Equestrianism is not renowned for its egalitarianism – the costs of owning and training top-class horses are phenomenal and only the privileged could even think of serious participation in the posher horsey sports like dressage, three-day-eventing and show-jumping.
Nevertheless, what is notable about those posher horsey sports is that they make no distinctions between particpants on the ground of gender. Women and men compete on equal terms. And the women do well.
For example, take the Pony Club Games at this year’s HOYS. The games are fun, fast, furious and seriously competitive – the ponies and riders demonstrate remarkable speed, agility, athleticism and commitment. There is no restriction on who can ride – aside from the obvious point that only younger, lighter people ride ponies – but nevertheless I didn’t notice any boys or men at all. The competitors were, as far as I could tell, all girls and young women. They were terrific.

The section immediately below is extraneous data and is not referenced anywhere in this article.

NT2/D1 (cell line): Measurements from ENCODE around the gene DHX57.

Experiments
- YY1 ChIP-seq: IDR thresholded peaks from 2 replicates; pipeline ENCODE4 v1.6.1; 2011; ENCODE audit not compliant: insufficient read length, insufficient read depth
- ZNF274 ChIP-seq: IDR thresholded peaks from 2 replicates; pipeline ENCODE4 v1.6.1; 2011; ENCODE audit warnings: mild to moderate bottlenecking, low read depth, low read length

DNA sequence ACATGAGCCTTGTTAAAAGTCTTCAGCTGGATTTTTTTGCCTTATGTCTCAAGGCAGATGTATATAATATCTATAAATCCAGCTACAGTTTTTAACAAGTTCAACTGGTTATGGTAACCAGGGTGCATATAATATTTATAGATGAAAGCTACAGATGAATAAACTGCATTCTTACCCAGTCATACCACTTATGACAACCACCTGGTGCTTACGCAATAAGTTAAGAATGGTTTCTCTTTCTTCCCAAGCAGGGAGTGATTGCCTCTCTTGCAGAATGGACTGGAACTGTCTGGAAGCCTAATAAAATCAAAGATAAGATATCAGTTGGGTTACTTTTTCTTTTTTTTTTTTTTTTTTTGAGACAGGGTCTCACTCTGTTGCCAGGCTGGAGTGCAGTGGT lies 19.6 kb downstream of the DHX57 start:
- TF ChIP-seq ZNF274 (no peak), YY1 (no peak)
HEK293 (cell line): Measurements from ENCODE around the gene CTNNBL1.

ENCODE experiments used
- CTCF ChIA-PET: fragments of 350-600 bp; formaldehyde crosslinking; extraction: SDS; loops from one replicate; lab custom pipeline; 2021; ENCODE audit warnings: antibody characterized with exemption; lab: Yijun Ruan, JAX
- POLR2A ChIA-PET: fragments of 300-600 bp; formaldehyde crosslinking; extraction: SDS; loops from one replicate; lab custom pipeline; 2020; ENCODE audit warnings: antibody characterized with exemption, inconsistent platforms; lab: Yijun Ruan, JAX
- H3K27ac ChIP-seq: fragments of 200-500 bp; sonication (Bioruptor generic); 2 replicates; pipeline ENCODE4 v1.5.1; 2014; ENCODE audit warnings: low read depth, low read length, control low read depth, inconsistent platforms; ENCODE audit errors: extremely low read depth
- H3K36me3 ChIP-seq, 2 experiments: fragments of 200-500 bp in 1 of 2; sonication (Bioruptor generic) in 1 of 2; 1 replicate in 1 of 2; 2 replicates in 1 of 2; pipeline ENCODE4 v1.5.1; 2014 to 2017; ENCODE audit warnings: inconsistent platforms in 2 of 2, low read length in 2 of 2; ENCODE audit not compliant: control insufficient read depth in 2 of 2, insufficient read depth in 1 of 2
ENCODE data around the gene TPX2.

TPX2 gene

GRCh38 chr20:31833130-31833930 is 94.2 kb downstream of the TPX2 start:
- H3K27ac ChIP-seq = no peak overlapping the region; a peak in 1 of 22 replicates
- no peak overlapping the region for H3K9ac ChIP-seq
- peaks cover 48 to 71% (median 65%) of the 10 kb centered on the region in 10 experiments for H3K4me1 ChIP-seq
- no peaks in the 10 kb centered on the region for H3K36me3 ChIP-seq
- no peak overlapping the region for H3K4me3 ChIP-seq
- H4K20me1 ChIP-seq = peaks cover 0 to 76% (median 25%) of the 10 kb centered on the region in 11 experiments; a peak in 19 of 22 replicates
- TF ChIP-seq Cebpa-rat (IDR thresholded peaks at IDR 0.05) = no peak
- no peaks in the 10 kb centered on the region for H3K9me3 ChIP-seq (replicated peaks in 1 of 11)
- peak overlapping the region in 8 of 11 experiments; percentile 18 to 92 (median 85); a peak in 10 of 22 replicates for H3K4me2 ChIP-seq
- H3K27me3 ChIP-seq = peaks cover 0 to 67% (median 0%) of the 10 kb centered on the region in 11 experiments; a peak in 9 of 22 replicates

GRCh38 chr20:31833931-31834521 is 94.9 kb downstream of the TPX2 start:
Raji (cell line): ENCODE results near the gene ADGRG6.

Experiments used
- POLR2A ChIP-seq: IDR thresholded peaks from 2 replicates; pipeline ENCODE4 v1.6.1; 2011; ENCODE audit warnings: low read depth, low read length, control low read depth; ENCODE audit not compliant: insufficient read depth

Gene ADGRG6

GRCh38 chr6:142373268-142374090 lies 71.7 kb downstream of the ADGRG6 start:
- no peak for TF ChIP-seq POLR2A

In the serious show-jumping events, there are numerous successful women too. The great Whitaker clan has produced Ellen Whitaker, for example. Aged only 20, she has already been selected to ride for Great Britain, and was at that time described as a “teenaged showjumping sensation”. She won the Speed Horse of the Year competition at this year’s HOYS.
Imagine then, if you will, a television interview with Ms Whitaker, clearly a serious contender in many of the prestige events of the show.
Perhaps alarm bells are already ringing when the caption flashes up to describe her as Britain’s leading “lady rider” (ugh). When the conversation soon turns to Whitaker’s alternative career as a model you know you are doomed. When she begins to make comments about how she has to worry if in training her hands get marked up by the reins, because when she is modelling jewellery afterwards her hands will not look good enough for the photo shoot, you just want to give up right now. I bet the male riders don’t have to worry about such things, models or not.
And she still wins the top level classes. Nice work.